Life and Style
A monstrous idea? Body transplants might no longer be science fiction
Science An Italian neurosurgeon believes so - and it's not quite as implausible as it sounds, says Steve Connor
Sport
Demba Ba (right) celebrates after Besiktas win on penalties
footballThere was no happy return to the Ataturk Stadium, where the Reds famously won Champions League
Arts and Entertainment
Natural beauty: Aidan Turner stars in the new series of Poldark
arts + ents
News
Mia Freedman, editorial director of the Mamamia website, reads out a tweet she was sent.
arts + ents
Life and Style
ebookNow available in paperback
ebooks
ebookPart of The Independent’s new eBook series The Great Composers
News
people
Arts and Entertainment
The write stuff: masters of story-telling James Joyce, left, and Thomas Hardy
arts + ents...begging to differ, John Walsh can't even begin to number the ways
News
Image from a flyer at the CPAC event where Nigel Farage will be speaking
news
Latest stories from i100
Have you tried new the Independent Digital Edition apps?
Independent Dating
and  

By clicking 'Search' you
are agreeing to our
Terms of Use.

ES Rentals

    iJobs Job Widget
    iJobs Gadgets & Tech

    Recruitment Genius: Software Developers - .NET / ASP.NET / WebAPI / JavaScript

    Negotiable: Recruitment Genius: A Software Developer is required to join a lea...

    Ashdown Group: Senior Web Developer - C# / ASP.NET - London - £55K

    £45000 - £55000 per annum + Excellent benefits: Ashdown Group: Senior Web Deve...

    Recruitment Genius: Business Support Analyst

    Negotiable: Recruitment Genius: This company specialises in providing best-in-...

    Recruitment Genius: Test Analyst

    £25000 per annum: Recruitment Genius: This is an exciting opportunity to join ...

    Day In a Page

    HIV pill: Scientists hail discovery of 'game-changer' that cuts the risk of infection among gay men by 86%

    Scientists hail daily pill that protects against HIV infection

    Breakthrough in battle against global scourge – but will the NHS pay for it?
    How we must adjust our lifestyles to nature: Welcome to the 'Anthropocene', the human epoch

    Time to play God

    Welcome to the 'Anthropocene', the human epoch where we may need to redefine nature itself
    MacGyver returns, but with a difference: Handyman hero of classic 1980s TV series to be recast as a woman

    MacGyver returns, but with a difference

    Handyman hero of classic 1980s TV series to be recast as a woman
    Tunnel renaissance: Why cities are hiding roads down in the ground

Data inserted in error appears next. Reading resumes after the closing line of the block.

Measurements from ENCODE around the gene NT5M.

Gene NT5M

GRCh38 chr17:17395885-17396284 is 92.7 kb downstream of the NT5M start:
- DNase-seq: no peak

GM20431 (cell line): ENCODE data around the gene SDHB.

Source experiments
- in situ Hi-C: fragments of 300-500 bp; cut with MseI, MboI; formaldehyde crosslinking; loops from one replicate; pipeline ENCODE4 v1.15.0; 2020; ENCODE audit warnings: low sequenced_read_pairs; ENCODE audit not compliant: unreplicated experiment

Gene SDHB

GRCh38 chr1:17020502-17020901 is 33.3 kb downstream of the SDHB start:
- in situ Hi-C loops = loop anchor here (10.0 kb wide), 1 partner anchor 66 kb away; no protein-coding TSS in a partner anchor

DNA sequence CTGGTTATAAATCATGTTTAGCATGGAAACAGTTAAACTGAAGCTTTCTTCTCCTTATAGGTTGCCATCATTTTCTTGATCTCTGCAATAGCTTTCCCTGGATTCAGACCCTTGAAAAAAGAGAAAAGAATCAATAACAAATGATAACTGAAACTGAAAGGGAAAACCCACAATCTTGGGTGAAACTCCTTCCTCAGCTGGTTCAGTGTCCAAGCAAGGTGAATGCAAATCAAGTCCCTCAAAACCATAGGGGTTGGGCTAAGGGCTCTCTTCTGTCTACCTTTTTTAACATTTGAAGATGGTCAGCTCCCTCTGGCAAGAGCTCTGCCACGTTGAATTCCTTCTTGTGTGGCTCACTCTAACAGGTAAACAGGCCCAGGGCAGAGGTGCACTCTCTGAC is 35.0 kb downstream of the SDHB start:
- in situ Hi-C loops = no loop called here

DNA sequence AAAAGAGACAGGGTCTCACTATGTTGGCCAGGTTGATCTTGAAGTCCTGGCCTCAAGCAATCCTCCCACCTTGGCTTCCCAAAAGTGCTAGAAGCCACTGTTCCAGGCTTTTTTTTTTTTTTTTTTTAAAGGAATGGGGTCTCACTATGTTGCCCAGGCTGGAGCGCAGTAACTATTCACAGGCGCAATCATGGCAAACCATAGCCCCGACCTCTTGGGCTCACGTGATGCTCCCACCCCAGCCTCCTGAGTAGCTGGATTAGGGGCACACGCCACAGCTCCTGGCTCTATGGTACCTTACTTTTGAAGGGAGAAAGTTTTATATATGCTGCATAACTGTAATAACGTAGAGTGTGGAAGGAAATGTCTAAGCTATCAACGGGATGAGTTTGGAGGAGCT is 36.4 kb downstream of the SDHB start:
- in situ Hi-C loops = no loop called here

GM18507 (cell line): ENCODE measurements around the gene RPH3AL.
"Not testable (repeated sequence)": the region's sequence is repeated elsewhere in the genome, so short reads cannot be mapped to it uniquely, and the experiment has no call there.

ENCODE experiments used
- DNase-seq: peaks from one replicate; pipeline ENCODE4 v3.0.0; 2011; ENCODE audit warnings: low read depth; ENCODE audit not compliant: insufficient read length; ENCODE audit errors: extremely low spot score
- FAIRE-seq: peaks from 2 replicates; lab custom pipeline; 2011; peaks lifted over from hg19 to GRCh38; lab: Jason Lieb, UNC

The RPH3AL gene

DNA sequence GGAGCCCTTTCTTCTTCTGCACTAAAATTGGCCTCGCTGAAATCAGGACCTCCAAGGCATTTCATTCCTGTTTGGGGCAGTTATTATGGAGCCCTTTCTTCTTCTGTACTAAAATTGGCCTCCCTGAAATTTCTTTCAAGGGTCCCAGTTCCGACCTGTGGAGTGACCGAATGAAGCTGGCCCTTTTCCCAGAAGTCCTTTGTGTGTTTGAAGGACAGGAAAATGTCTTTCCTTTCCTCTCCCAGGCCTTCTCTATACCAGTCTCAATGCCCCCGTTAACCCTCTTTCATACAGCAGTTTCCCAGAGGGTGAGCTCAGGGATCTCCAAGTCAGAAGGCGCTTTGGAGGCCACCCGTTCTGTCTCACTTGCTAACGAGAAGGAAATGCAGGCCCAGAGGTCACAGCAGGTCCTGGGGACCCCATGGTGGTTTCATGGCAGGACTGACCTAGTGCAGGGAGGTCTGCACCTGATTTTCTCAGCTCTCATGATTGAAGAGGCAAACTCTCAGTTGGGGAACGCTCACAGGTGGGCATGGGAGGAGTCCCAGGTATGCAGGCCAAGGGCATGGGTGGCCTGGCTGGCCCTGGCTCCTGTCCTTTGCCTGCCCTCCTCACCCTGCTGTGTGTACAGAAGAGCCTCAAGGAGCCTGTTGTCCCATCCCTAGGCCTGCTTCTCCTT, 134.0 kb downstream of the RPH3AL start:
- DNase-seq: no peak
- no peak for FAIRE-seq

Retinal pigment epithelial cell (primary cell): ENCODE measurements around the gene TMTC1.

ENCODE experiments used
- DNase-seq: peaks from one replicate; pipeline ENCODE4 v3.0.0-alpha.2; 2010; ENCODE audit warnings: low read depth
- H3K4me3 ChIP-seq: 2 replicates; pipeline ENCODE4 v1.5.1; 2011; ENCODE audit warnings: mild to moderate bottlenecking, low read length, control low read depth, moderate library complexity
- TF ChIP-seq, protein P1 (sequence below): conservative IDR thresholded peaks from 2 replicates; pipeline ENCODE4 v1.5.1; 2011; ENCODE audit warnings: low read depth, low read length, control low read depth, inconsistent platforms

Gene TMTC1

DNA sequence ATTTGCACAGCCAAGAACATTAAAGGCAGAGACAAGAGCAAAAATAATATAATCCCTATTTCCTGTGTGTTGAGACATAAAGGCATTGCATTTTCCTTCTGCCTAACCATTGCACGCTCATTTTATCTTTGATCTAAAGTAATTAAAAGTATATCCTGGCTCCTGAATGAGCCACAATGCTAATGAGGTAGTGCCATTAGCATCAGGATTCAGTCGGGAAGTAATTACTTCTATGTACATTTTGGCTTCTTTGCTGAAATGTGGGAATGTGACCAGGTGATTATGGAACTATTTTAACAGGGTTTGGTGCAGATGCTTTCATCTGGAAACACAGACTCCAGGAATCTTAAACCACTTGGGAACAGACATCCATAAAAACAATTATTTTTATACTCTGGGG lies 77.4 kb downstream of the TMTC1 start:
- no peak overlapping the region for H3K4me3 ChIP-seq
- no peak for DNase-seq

Tunnel renaissance

    Why cities are hiding roads underground
    'Backstreet Boys - Show 'Em What You're Made Of': An affectionate look at five middle-aged men

    Boys to men

    The Backstreet Boys might be middle-aged, married and have dodgy knees, but a heartfelt documentary reveals they’re not going gently into pop’s good night
    Crufts 2015: Should foreign dogs be allowed to compete?

    Crufts 2015

    Should foreign dogs be allowed to compete?
    10 best projectors

    How to make your home cinema more cinematic: 10 best projectors

    Want to recreate the big-screen experience in your sitting room? IndyBest sizes up gadgets to form your film-watching
    Manchester City 1 Barcelona 2 player ratings: Luis Suarez? Lionel Messi? Joe Hart? Who was the star man?

    Manchester City vs Barcelona player ratings

    Luis Suarez? Lionel Messi? Joe Hart? Who was the star man at the Etihad?
    Arsenal vs Monaco: Monaco - the making of Gunners' manager Arsene Wenger

    Monaco: the making of Wenger

    Jack Pitt-Brooke speaks to former players and learns the Frenchman’s man-management has always been one of his best skills
    Cricket World Cup 2015: Chris Gayle - the West Indies' enigma lives up to his reputation

    Chris Gayle: The West Indies' enigma

    Some said the game's eternal rebel was washed up. As ever, he proved he writes the scripts by producing a blistering World Cup innings
    In Ukraine a dark world of hybrid warfare and murky loyalties prevails

    In Ukraine a dark world of hybrid warfare

    This war in the shadows has been going on since the fall of Mr Yanukovych
    'Birdman' and 'Bullets Over Broadway': Homage or plagiarism?

    Homage or plagiarism?

    'Birdman' shares much DNA with Woody Allen's 'Bullets Over Broadway'
    Broadchurch ends as damp squib not even David Tennant can revive

    A damp squib not even David Tennant can revive

    Broadchurch, Series 2 finale, review
    A Koi carp breeding pond, wall-mounted iPads and a bathroom with a 'wellness' shower: inside the mansion of Germany's 'Bishop of Bling'

    Inside the mansion of Germany's 'Bishop of Bling'

    A Koi carp breeding pond, wall-mounted iPads and a bathroom with a 'wellness' shower